How remaining in darkness is the perfect way to get a good night’s sleep
A look at why making your room dark helps you sleep better, whatever the time of day
Every year our sleep is interrupted and put out of sync with the move into British Summer Time (BST) at the end of March. With lighter evenings approaching, we are going to look in a bit more depth at how you can make your room darker, helping you sleep better.
Wondering how to create the perfect room for sleeping? Our tips will help you get the right environment, whether for resting in the night, or during the day for night workers and children alike.
- Reasons Why Your Children Need Good Sleep
- How To Sleep Better In The Day If You Work The Night Shift
- How Sleeping Less Can Affect Our Health
- What Is The Perfect Sleep Environment
- A Shutter And Solution Helps You Sleep Better
Getting the best setting to help you relax means taking into consideration light levels, temperature, furnishings and furniture. Blocking out the majority of external light can make the world of difference in the bedroom for both you and the ones you love.
Reasons Why Your Children Need Good Sleep
Did you know that between 20 – 30 % of children have experienced sleep problems?
An incredibly important part of life for people of all ages, getting a good night’s sleep is even more essential for the development of your little ones.
- Sleep promotes growth
- Sleep helps the heart
- Sleep helps beat germs
- Sleep reduces injury risk
- Sleep increases kids’ attention span
- Sleep boosts learning
An additional benefit of getting your children to sleep for longer is that it gives you more time for yourself, allowing space to watch TV, relax with loved ones, read or even eat in peace!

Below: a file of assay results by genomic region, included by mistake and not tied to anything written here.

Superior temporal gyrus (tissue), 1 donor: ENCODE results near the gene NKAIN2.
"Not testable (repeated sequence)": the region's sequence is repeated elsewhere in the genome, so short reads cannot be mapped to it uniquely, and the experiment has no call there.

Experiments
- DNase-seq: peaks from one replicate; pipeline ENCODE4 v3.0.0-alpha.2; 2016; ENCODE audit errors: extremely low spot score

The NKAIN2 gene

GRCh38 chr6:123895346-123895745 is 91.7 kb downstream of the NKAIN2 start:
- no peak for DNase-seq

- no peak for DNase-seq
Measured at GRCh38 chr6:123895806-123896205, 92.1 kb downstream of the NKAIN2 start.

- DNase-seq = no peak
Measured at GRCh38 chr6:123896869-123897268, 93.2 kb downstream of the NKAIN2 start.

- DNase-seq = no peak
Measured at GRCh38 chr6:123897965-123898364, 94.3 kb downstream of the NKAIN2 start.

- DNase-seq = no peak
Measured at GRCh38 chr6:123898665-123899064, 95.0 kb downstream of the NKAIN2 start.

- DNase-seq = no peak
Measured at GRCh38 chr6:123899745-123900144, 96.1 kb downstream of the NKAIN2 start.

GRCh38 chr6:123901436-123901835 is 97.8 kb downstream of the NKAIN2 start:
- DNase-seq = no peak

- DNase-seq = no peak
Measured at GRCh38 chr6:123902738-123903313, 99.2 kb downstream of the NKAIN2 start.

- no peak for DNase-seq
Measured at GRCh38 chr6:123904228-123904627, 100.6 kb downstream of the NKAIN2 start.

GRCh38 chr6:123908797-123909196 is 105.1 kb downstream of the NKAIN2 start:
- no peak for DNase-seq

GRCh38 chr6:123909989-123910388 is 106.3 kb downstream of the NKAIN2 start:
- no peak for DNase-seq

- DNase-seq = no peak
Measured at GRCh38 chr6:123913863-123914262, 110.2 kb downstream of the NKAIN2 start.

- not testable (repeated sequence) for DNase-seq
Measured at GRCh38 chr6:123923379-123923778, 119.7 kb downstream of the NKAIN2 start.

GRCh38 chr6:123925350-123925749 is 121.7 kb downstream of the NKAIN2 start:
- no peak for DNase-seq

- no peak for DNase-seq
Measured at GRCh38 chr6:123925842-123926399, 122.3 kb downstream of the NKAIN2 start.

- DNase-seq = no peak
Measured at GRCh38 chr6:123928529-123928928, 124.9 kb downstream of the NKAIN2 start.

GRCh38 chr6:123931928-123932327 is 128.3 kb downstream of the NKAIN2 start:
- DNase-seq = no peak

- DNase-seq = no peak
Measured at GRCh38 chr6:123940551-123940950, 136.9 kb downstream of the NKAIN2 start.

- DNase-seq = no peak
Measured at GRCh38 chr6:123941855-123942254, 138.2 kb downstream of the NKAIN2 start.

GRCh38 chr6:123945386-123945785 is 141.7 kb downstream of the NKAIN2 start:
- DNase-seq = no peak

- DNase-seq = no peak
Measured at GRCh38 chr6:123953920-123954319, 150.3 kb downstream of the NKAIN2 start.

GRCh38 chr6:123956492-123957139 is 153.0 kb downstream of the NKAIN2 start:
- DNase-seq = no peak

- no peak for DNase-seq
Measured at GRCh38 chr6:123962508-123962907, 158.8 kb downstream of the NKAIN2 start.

Following the switch to BST at the end of March, kids can start to wake earlier, as their body clock will take longer to adjust, especially if their room is filled with sunlight during those earlier mornings. This can be a problem for working parents, and especially for those on night shifts, who are already trying to maintain different circadian rhythms (your 24 hour internal clock that regulates when you need to sleep).
Obviously children of different ages will require varying amounts of sleep, and every child is unique in how and where they become tired! Getting the right environment for sleep, at a temperature and brightness to suit them, may help prevent health problems, behavioural issues and promote good development.
How to sleep better in the day if you work the night shift
Did you know that over 3 million Britons now work night shifts?
Getting your room just right for sleeping is much more than just for the night time. Plenty of jobs come with hours outside the typical 9 to 5 day. If you are one of the 3 million people you will have no doubt discovered how an irregular work schedule can be taxing on the body. It confuses the brain, disrupts the circadian rhythm and can make for sleepiness, insomnia, and other health problems.
When dawn approaches, and especially in the peak of the day, light seeping through windows can be a real problem and interrupt your sleep, keeping you feeling constantly tired and more irritable as a result. Research from Oxford University has shown how different colours of light can affect sleep patterns, so it is best to keep out as much as possible when it is time to slumber.
Many shift workers have rotating schedules, which means that their bodies are constantly forced to readjust to new rhythms. If you need to sleep and wake at atypical hours, managing the light in your bedroom can help. Use special room darkening shades or curtains to block daylight and make your room completely dark for sleeping or try wearing an eye mask.
Sleeping better means you can focus better while working too, so it is particularly important for people working shifts in the emergency services, care staff and those operating machinery at all hours.